“I had options such as being a medical doctor, pharmacist, dentist or marine biologist. After obtaining my Unam degree in 1997, job prospects were scarce. In sheer desperation I managed to secure a post as a veterinary technician at the Central Veterinary Laboratory (CVL) of the then Ministry of Agriculture, Water and Rural Development in 1997.”

She worked her way up and has become more than a figurehead in her community of origin, where she is often referred to as “Nganga yo zongombe” (Cattle doctor).

She is now a qualified State Veterinarian. But being a young black woman in a male dominated profession and coming from a culture-centric society made her journey a rough-ride.

“Being a veterinary technician opened my scope to the understanding of Veterinary Medicine. The Namibian veterinary sector was mostly dominated by foreigners and mostly men. I gained experience in the various sectors of the laboratory such as parasitology, serology, bacteriology, virology and post-mortem. I was in constant contact with diagnostic and field veterinarians.

“The urge to pursue a career in veterinary medicine hit me one day after observing a field veterinarian perform a skin scrap from a sick dog. The field vet requested me as the technician to perform a parasitological diagnostic test on the skin sample. ‘Why shouldn’t I be the one to instruct some technician to test the sample?’ I pondered on this for some time afterwards and this made me realise that I would rather be the veterinarian than a technician,” she reminisces.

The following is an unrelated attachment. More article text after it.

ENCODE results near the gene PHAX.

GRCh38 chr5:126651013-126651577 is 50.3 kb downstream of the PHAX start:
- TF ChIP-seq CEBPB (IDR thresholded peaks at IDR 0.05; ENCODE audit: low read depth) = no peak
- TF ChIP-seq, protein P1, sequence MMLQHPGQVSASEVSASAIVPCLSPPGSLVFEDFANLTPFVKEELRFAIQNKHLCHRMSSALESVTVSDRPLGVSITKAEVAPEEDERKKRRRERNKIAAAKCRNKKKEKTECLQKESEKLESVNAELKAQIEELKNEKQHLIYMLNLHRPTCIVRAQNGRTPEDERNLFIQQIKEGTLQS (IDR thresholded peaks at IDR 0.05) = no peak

Around the same time she applied for and was awarded a European Union Scholarship for a Bachelor degree in Veterinary Science (BVSc) at the University of Zimbabwe in Harare, 1999-2004. She admits braving to complete her studies despite political unrest in Zimbabwe.

“Graduating was a great moment for me. I had full of expectations for the future as a qualified veterinarian. It was also a big achievement for the people of my tribe (OvaHerero) and my village as I was the first person to qualify as a veterinarian,” Kaurivi-Katunahange says.

It is common that the Herero culture places very strong emphasis on cattle. In this culture certain cattle passed on through generations are regarded as sacred. Women are not allowed near such cattle, let alone perform any rites that may involve the killing or treatment of sick animals.

Knowing all too well that the majority of people she is likely to deal with are her own people, Baby, as she is affectionately known. took the challenge to become a veterinarian head on.

In October 2004, she was employed as a State Veterinarian for Omaheke region in the Ministry of Agriculture. Being the only female veterinarian at the time and very young, she had to cope with many challenges among them cultural and language barriers. Farmers in the Omaheke Region and especially Gobabis have various cultural differences, although they share cattle farming as one of their common experience, she says.

“Once, a Mr. Bohitile walked into the office requesting for a vet as one of his cows was having complications during delivery. When I told him I could help, he again asked three times before I could convince him to take me to his farm. Reluctantly, we went together, only because he had no option.

“I found the cow in pain and needing a caesarean section procedure. Mr. Bohitile could not believe his eyes when the calf came out after I performed the surgical removal from the uterus through an abdominal incision successfully. He shouted, ‘A lady doctor has saved my cow and gave life to another!’ It was from then on that people around Gobabis began to know about me.”

A mother of two boys Puna and Muza, both 16, the 37 year-old is married to Asser Katunahange, whom she credits for her the room and support to further study. PF